Constitution Day Sept. 17, the day 39 delegates to the 1787 Philadelphia Convention signed and submitted to Congress (under the Articles of Confederation) a new constitution for consideration used to be familiar to many Americans. But as the Constitution's authority has faded in our public life, its birthday has faded too.
Don't think the authority of the Constitution is ignored? Consider the irony of today, Constitution Day:
In a 2004 spending bill, Sen. Robert Byrd attached a mandate that every educational institution accepting federal funds must sponsor a Constitution Day program. But the Constitution nowhere authorizes Congress to tell schools what they must teach. Nor does it authorize Congress to fund educational institutions that's supposed to be the job of state and local governments, or the private sector.
Constitution Day, as now enshrined in federal law and celebrated by colleges and universities under threat of that law, is arguably unconstitutional.
So what happened? The Constitution has suffered two blistering critiques, both of which undermine its integrity: First, the Constitution is outdated, no longer relevant for modern America. Second, it is racist and immoral because it offered protection for Negro slavery.
Progressives leveled the first charge more than a century ago; the second became the battle cry of the modern civil-rights movement. Well-educated, well-intentioned, public-spirited men and women who wanted to advance justice, as they understood it, progressives and civil rights activists took aim at the Constitution.
From their point of view, the greatest political good is "social justice," meaning an egalitarian redistribution of wealth coupled with an inegalitarian distribution of civil rights, all supervised by bureaucratic experts whose interest is, allegedly, the public good rather than their own. The Constitution, by this measure, is an impediment to justice and therefore bad.
This is why Woodrow Wilson, among the most impressive of the progressives and the first president to hold a Ph.D., criticized the Constitution as "political witchcraft." He argued that the Constitution should be understood as a "living" document whose meaning evolves with time. In its original form, the Constitution was an instrument of evil, designed to keep America frozen in the icy environs of 18th-century racism and favoritism for the rich. For progressives, originalism is regressivism.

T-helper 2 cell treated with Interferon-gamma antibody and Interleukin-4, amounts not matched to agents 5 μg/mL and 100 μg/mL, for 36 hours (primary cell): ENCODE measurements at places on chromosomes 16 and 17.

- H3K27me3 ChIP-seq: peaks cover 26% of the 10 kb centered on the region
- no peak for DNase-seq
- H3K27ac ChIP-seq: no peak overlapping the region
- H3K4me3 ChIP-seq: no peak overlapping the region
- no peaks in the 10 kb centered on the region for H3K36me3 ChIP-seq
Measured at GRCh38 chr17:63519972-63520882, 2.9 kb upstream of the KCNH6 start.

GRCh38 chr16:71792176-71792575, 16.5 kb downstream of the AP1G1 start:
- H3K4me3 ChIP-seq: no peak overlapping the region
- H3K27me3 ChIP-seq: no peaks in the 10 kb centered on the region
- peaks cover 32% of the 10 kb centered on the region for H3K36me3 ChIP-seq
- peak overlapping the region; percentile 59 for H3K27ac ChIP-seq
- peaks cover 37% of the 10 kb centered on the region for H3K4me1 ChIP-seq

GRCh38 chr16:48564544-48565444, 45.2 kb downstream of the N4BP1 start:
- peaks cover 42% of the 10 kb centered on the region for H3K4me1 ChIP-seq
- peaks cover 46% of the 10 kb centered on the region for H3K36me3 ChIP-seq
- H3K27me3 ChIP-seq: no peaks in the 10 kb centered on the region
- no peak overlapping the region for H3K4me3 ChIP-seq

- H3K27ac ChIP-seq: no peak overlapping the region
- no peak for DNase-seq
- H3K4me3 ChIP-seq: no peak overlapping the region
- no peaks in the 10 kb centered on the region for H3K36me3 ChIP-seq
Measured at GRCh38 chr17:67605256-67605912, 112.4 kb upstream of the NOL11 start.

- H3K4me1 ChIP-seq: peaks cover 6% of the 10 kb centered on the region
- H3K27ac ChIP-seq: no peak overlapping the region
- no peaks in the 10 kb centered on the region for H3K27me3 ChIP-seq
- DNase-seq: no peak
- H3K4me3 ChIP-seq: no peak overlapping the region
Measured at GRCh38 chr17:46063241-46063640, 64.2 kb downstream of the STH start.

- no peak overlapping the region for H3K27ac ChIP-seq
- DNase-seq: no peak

Persuaded that the Constitution is fundamentally defective, all three branches of government today violate it, routinely, usually by exercising powers nowhere found in the Constitution. And what does government say about this? The executive and legislative branches typically don't say much about the Constitution, because they don't need to (unless a liberal president risks impeachment, then even the most progressive politicians fret over the original intent of "high crimes and misdemeanors").
Congress doesn't need any progressive theory of a "living" constitution to do its work. It needs only a majority vote. The president doesn't even need that. He needs only a pen to sign a bill into law, regardless of its constitutionality. Exhibit A: ObamaCare.
The judiciary is different. Often it cannot avoid confronting the Constitution because of its peculiar job, judging constitutional disputes and explaining those judgments in written opinions. This has led to a new industry in our law schools, where progressive scholars invent fantastic interpretations of the Constitution used by progressive judges to extract progressive results from the very unprogressive language of the Constitution.
But those who pervert or ignore the Constitution all of a sudden find themselves seeking cover from political attacks. Circumstances have combined political, economic and military providing a window of opportunity to highlight the Constitution and its conspicuous absence in public policy and law.
Waiving Constitution banners at "tea parties," however, isn't enough. The Constitution is in need of a moral and intellectual defense. It needs teachers of constitutionalism.
To be effective, that defense must persuade the public mind and the public's representatives that the progressive and civil rights critiques have been answered and fully refuted, a tall task yet to be done. The critiques of the Constitution run deep, informed by sophisticated evolutionary theories of human nature and backed by intelligentsia who populate our universities and influence public opinion.
Constitutional apologists, therefore, are in need of study and learning. Only then can we teach. But if we can teach Americans why critics are wrong and why the Constitution is good and deserves to be defended with our lives, fortunes and sacred honor, if necessary we celebrate Constitution Day in a fitting way, by helping "we the people" deserve the Constitution bequeathed to us by the Fathers of 1787.
Krannawitter teaches politics at Colorado Christian University.